Get it together, man.
Dr. Morhaus lifted 65A’s face up with a finger under his chin, carefully avoiding the drool. The patient’s eyes were dilated fully. Beyond fully. They were black windows into a mind that superficially didn’t seem to have any clue what was going on, though Morhaus new different. Inside that skull the brain was on fire, doing who knows what. What could all that possibly mean in terms of conscious experience? What was going on in 65A’s mind?
Morhaus peered into the man’s eyes, reorienting his approach.
“Son, can you hear me?”
No response. He lightly tapped the man’s face with an open hand as if it would bring him to his senses.
“Son, give me some sort of response if you can understand what I’m saying.”
The patient’s tongue began to randomly wave around inside a gaping mouth. Perhaps it was a response, perhaps it wasn’t. The doctor sighed.
“Listen to me carefully, my good man. We are going to have to terminate the experiment if I can’t get a response from you, do you understand?”
Either unable to comprehend or unable to form any sort of cohesive response, the patient simply went on wagging his tongue, his pupils dilated out beyond the boundaries of reality.
The doctor took his finger back, and 65A’s head sunk back down to the floor.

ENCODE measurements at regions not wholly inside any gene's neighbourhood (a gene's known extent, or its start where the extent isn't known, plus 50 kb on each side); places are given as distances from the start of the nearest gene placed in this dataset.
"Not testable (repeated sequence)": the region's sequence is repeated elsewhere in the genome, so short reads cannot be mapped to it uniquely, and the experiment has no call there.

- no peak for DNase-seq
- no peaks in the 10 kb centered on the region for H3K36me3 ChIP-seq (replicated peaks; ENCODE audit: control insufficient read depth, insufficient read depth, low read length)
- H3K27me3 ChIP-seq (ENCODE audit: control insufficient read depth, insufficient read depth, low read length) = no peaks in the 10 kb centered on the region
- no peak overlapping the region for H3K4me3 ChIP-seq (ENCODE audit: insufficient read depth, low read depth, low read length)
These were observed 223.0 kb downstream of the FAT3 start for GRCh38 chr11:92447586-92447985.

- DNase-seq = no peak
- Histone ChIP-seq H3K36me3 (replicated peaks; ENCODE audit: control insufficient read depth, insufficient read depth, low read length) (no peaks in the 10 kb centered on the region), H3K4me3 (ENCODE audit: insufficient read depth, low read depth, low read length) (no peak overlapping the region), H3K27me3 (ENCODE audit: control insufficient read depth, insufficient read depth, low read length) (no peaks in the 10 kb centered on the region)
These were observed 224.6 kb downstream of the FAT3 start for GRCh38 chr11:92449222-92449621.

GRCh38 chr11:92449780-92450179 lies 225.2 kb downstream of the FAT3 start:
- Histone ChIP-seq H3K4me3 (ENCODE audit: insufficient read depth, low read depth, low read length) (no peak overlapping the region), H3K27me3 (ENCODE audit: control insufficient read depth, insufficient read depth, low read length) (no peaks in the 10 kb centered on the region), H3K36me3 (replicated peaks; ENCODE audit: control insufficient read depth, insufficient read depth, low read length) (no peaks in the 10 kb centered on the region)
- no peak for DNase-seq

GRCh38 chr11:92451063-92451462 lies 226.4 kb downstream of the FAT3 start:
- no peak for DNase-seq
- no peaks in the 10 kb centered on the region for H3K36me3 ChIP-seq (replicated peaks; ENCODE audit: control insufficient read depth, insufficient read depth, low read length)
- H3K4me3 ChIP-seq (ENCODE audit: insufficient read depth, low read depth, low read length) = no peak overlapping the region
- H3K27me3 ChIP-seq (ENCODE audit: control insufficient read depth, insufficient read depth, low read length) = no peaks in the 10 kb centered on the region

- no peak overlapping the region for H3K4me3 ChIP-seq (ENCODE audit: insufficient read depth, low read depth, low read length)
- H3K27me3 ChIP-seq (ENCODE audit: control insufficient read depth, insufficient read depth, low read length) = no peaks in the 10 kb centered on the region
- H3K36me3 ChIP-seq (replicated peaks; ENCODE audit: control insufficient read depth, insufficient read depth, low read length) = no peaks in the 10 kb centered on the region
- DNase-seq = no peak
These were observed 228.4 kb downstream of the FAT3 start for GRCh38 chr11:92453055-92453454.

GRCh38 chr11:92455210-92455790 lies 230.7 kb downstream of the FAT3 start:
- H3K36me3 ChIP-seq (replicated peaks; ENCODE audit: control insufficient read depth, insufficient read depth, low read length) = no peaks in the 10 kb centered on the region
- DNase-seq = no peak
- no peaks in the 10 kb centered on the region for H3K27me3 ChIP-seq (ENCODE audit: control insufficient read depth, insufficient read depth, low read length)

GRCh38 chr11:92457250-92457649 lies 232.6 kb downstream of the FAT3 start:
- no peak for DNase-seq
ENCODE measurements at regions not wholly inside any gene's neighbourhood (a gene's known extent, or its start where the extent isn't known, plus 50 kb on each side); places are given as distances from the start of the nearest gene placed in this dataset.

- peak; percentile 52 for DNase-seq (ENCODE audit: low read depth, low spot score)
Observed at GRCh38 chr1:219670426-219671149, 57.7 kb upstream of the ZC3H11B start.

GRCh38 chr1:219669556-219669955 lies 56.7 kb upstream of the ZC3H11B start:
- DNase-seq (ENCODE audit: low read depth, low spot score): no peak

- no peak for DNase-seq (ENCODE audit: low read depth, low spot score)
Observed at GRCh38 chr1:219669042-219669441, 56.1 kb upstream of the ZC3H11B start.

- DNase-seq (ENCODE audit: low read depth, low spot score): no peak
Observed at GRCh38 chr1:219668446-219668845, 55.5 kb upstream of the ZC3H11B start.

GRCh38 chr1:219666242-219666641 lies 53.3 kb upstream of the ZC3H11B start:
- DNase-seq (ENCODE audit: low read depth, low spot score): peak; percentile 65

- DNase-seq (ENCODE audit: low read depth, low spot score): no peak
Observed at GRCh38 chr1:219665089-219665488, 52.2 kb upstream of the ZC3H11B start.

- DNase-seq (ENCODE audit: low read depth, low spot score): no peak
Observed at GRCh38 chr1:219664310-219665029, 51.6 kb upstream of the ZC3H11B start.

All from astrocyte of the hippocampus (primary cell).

Apparently the cosmos actually continued indefinitely, but not in the way you might expect. Instead of a caustic and neverending pitch into the eternal darkness, it was something more elegant than all that. Instead of a bending around in time, it was something even more subtle. It was a temporal distortion, though not temporal in the ways we normally think about it. Time, or the concept of time, was just the beginning.
In the easiest terms I can use, the cosmos a mind, split into infinite minds, each split into infinite minds, and so on, each mind governed by wave cycles that were neither large nor small, but only encompassed by and containing others. There was no convenient beginning or end to things. No tidy mathematical principle governing it all. Such things were human, and I could feel my own inertia accelerating as I moved swiftly past the limitations of that word.
Dr, Mark Levinson and Dr. Thomas Morhaus watched on as the nurse tighted the strap that held 65A’s head in place. It was just another in a long line of terminations, leaving behind only a scattering of paperwork and statistics.
When the strap had been sufficiently tightened, the nurse made her way back to the control board and looked through the mirror at the men. Morhaus pushed a call button.
With the routine flip of a switch by the nurse, a steel bolt extended, ending the experiment. 65A’s tongue slowed to a stop.